Work on alternatives to the natural rubber derived from Hevea trees has been going on for decades. But while most prior projects were done more in the name of research, the work going on now in the industry really looks as if it will lead to commercial production.
Most of the research now centers on guayule and the so-called Russian dandelion. While some say there will be regular production of tires containing rubber from one of the two sources by the 2020s, others say it could come sooner.
Given the unsuccessful history of several past projects, of course, many will take a wait-and-see approach. Work on guayule dates back to the early 20th century.
As part of the Emergency Rubber Project at the start of World War II, the federal government planted guayule in California and Arizona. The war program created the synthetic rubber industry, but the government abandoned guayule after the war. The war effort also looked at dandelion rubber, with rubber from the plant produced in both the Soviet Union and the U.S., but it was cost-prohibitive.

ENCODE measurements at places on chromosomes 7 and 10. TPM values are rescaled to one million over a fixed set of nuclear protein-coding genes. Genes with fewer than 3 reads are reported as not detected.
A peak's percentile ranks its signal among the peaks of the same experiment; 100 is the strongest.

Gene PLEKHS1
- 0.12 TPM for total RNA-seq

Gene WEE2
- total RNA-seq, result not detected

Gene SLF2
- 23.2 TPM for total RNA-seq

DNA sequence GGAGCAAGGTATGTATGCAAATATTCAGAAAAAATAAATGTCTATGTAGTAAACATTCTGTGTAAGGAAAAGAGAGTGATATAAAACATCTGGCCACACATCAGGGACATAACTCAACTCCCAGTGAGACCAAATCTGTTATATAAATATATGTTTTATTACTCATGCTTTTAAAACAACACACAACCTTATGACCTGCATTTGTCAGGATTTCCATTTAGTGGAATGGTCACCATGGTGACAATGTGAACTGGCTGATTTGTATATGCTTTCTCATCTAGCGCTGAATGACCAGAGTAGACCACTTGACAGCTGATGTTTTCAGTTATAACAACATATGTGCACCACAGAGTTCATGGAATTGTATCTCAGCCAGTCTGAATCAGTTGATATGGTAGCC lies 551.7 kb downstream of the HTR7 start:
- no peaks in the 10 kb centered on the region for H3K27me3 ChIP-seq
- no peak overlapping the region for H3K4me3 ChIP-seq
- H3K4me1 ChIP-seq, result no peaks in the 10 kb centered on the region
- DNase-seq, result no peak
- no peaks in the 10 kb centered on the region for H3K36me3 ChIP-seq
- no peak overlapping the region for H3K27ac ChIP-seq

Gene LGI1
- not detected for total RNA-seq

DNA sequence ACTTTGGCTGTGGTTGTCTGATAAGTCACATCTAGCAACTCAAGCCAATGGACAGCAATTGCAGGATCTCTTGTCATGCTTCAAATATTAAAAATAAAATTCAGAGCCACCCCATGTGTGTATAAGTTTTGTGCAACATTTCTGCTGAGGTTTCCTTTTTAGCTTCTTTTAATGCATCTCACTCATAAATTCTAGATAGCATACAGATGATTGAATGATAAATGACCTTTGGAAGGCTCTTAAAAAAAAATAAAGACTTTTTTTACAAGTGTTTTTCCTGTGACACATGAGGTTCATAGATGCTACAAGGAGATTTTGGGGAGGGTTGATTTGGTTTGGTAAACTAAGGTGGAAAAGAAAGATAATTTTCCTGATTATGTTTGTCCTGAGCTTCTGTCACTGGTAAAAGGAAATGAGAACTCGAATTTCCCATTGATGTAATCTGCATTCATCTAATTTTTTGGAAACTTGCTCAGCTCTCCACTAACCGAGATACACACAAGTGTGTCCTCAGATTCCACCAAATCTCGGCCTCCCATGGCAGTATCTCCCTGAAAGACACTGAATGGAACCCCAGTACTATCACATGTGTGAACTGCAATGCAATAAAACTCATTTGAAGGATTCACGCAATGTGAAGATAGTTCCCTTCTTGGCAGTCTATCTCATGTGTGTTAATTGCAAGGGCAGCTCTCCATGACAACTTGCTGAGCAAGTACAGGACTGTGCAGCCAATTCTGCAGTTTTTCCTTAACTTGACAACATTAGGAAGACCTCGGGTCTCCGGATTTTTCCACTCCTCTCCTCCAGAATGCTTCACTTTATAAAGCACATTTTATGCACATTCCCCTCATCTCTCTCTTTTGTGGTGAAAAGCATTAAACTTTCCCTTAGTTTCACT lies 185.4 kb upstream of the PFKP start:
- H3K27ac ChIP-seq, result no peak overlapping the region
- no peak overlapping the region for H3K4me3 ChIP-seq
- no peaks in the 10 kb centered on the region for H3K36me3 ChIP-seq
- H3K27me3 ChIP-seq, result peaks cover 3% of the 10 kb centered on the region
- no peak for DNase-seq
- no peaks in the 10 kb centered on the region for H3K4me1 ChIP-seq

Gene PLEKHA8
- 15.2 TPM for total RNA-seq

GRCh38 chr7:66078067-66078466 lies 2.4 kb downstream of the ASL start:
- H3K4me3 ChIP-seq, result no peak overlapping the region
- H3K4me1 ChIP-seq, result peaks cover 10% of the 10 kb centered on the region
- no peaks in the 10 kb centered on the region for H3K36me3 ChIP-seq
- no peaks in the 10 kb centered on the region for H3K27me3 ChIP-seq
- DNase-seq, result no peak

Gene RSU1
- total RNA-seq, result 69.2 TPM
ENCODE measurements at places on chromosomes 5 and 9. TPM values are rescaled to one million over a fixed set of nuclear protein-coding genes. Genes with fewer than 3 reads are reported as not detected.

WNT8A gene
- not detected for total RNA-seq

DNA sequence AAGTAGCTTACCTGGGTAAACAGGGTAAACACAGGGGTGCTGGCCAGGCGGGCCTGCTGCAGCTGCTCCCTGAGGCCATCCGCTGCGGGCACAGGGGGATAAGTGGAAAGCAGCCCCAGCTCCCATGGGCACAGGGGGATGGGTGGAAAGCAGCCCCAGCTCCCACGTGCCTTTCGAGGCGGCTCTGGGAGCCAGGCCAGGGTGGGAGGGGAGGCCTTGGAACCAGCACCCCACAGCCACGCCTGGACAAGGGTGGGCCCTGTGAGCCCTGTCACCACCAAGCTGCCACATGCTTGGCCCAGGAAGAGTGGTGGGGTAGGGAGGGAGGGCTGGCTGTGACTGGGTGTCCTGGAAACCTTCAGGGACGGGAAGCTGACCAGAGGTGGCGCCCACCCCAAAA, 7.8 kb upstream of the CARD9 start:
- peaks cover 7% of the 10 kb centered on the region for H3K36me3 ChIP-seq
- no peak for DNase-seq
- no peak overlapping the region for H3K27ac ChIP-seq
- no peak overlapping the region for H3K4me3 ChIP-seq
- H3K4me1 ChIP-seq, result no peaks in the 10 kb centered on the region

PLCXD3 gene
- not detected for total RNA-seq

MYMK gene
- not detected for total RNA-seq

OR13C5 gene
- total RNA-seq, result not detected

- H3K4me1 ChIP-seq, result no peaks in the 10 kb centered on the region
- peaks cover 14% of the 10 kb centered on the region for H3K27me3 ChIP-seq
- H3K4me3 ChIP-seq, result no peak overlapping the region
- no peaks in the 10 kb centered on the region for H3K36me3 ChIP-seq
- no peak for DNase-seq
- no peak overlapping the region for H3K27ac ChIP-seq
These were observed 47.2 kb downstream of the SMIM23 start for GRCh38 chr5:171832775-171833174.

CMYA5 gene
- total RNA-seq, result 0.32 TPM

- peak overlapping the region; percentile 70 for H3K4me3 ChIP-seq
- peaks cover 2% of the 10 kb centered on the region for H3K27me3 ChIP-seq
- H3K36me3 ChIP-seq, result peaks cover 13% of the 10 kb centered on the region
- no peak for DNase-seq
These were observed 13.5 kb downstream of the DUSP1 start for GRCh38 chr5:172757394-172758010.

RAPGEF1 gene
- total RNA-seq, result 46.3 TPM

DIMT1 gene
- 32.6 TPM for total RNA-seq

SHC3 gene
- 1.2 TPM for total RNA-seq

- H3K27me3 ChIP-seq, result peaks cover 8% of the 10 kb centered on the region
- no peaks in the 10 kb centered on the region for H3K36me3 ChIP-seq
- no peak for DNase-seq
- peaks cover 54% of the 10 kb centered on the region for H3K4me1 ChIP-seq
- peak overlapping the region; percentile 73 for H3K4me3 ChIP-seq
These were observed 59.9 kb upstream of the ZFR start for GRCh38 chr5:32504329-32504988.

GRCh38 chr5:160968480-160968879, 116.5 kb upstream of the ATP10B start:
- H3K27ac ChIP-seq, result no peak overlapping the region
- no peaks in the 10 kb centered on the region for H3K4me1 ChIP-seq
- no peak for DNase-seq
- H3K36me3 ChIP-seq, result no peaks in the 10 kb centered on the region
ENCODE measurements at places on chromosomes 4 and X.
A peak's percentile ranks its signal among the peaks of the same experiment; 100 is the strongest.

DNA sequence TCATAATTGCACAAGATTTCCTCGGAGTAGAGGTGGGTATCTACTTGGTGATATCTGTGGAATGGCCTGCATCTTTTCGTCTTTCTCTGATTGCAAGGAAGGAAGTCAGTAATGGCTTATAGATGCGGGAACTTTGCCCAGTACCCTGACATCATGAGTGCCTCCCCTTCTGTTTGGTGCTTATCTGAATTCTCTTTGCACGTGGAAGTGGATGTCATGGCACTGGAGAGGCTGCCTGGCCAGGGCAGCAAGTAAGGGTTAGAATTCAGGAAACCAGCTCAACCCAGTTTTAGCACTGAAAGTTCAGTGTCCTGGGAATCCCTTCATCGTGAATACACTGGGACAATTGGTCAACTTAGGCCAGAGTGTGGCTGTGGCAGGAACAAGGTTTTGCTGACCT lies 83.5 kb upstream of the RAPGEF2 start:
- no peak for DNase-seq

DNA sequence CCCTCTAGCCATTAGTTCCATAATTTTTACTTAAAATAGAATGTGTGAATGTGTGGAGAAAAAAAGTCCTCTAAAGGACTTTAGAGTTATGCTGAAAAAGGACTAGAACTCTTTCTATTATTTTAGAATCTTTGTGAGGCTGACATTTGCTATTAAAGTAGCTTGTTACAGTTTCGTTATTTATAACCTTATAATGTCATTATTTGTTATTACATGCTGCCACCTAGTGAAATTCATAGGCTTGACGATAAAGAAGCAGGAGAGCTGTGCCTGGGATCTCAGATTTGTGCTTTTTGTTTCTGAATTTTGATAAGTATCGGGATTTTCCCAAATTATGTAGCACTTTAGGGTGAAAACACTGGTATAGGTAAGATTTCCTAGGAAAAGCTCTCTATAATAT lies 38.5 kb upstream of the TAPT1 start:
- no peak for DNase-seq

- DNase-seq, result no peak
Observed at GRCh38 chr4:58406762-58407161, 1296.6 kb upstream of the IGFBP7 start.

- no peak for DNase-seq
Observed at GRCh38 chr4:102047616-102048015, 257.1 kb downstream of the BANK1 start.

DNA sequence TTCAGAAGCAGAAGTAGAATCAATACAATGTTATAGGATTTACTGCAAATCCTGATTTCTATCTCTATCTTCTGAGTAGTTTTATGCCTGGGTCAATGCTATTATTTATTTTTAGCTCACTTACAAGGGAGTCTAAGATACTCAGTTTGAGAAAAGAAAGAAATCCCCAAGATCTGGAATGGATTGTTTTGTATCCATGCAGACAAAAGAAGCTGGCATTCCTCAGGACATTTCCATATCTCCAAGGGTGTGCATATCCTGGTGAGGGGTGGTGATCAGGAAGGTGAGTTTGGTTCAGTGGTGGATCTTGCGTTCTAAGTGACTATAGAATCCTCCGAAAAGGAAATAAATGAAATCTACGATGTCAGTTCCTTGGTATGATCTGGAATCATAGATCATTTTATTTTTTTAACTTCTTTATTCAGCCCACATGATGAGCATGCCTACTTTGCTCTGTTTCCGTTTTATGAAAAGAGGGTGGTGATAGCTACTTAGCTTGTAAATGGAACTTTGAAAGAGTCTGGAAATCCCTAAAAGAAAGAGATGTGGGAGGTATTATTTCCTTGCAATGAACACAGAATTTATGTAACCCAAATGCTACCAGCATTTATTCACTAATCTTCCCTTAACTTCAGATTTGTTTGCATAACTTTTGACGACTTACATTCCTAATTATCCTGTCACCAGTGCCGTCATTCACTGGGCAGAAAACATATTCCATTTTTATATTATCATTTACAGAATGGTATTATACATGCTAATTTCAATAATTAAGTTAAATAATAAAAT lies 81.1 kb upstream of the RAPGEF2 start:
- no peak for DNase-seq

A grant from the Department of Defense in the early 1980s to the Gila River Indian Community in Arizona showed some promise, but yields were low, and the project had ended by late 1990.
What's different this time around is that some of the major tire makers are putting considerable resources behind the projects. Bridgestone and Cooper Tire are involved in guayule projects, while Continental is targeting dandelion rubber, as is an Ohio State University project headed by Katrina Cornish, long involved in researching NR alternatives.
A Bridgestone Americas executive explained in a talk earlier this year that NR sourcing as it currently exists is a chancy enterprise. It represents the firm's largest raw material purchase, but it has a poor business model.
It's no sure bet any of these enterprises will succeed, but unlike at any time in the past, the commercialization of alternative sources of natural rubber is tantalizingly close.